Practices of Landscape Architecture
This course presents the application of landscape ideas as a process of engagement and building amidst financial, legal, cultural, political, and professional contexts. The course aims to introduce conventions and circumstances that may be encountered throughout one’s career while stimulating new and creative, alternative dimensions of practice in a global, inclusive and universal context.
Course content includes lectures, workshops and discussions led by the instructors and guests from around the globe, and incorporates student research, exercises and readings. Though concepts appear iteratively throughout the term, early topics include design leadership and community agency, professional identity, firm marketing and business development, and states of diversity in practice. Topics then move to conventions and circumstances influencing legal, ethical, financial and operational aspects of practice, particularly those that can contribute to and detract from the success of firms and their projects.
Recognizing that architecture, planning and landscape architecture share many aspects of practice, this course incorporates nuances and scope that are typically the focus of current landscape architectural practice itself, such as soils as a living medium, grading and planting, landscape architectural documentation and construction, landscape advocacy and stewardship, and liabilities specifically associated with the practice of landscape architecture.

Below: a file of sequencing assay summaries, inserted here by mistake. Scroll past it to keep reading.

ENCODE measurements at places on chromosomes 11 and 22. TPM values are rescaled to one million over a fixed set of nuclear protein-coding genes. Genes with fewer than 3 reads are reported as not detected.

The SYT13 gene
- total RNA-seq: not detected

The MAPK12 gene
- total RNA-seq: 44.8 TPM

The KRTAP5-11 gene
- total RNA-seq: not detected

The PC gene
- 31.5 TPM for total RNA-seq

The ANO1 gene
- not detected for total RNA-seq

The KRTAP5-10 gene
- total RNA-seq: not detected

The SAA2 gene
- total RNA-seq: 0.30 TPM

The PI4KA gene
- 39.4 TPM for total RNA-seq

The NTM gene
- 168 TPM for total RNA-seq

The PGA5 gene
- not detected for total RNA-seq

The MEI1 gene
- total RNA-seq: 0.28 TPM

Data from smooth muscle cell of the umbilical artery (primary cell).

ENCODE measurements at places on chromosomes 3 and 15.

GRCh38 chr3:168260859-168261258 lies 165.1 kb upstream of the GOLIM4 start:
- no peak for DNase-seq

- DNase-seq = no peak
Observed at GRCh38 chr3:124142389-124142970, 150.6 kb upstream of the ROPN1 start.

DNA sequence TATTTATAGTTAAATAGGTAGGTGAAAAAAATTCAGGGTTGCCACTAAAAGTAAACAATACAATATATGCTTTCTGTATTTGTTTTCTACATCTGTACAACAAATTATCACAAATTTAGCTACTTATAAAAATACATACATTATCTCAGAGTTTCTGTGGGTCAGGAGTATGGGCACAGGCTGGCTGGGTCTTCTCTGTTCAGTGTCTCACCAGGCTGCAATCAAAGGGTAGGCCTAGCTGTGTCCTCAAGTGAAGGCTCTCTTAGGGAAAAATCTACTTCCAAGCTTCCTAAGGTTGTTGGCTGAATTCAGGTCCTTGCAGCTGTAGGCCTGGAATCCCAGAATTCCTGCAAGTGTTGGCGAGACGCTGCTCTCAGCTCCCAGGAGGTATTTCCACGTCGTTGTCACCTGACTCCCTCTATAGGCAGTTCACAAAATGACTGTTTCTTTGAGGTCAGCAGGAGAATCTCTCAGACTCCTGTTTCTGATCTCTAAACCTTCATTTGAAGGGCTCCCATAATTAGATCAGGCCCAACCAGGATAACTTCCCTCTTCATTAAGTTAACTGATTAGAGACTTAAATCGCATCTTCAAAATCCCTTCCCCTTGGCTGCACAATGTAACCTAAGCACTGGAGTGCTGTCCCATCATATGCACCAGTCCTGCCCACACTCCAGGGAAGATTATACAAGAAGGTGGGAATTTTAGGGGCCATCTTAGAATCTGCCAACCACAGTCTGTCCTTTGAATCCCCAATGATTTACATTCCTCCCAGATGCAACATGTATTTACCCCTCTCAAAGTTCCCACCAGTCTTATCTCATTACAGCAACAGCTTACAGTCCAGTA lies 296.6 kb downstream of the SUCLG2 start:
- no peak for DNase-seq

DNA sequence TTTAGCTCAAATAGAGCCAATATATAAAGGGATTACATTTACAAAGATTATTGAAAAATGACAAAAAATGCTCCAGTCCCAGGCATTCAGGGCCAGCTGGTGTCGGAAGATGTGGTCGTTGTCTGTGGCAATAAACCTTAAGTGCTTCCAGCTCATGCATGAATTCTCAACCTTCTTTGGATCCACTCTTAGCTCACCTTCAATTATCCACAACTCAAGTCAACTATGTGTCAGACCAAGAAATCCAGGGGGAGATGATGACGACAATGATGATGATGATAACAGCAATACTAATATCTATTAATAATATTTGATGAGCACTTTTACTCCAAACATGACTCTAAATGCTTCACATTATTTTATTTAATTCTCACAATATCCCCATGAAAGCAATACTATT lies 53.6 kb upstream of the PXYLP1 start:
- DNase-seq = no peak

The course meets twice a week for 1.5 hours (3 hours total). Key lectures will be recorded. Evaluation is based upon participation in guest lectures and class discussions, graded exercises, and a long-term group paper.
During this course students will develop the ability to:
1) Demonstrate a familiarity with the vocabulary, concepts and processes associated with the financial management of a project and an office.
2) Describe the key elements contained in a contract for landscape architectural design services and typical points of negotiation, risk and opportunity.
3) Review and respond to a Request for Proposal as part of a public solicitation process.
4) Analyze and describe the various ways in which offices acquire work and build their identity.
5) Consider the role and requirements of professional licensure and professional associations.
6) Describe the trade-offs involved with different types of practice and potential career trajectories, and begin to consciously build a professional network.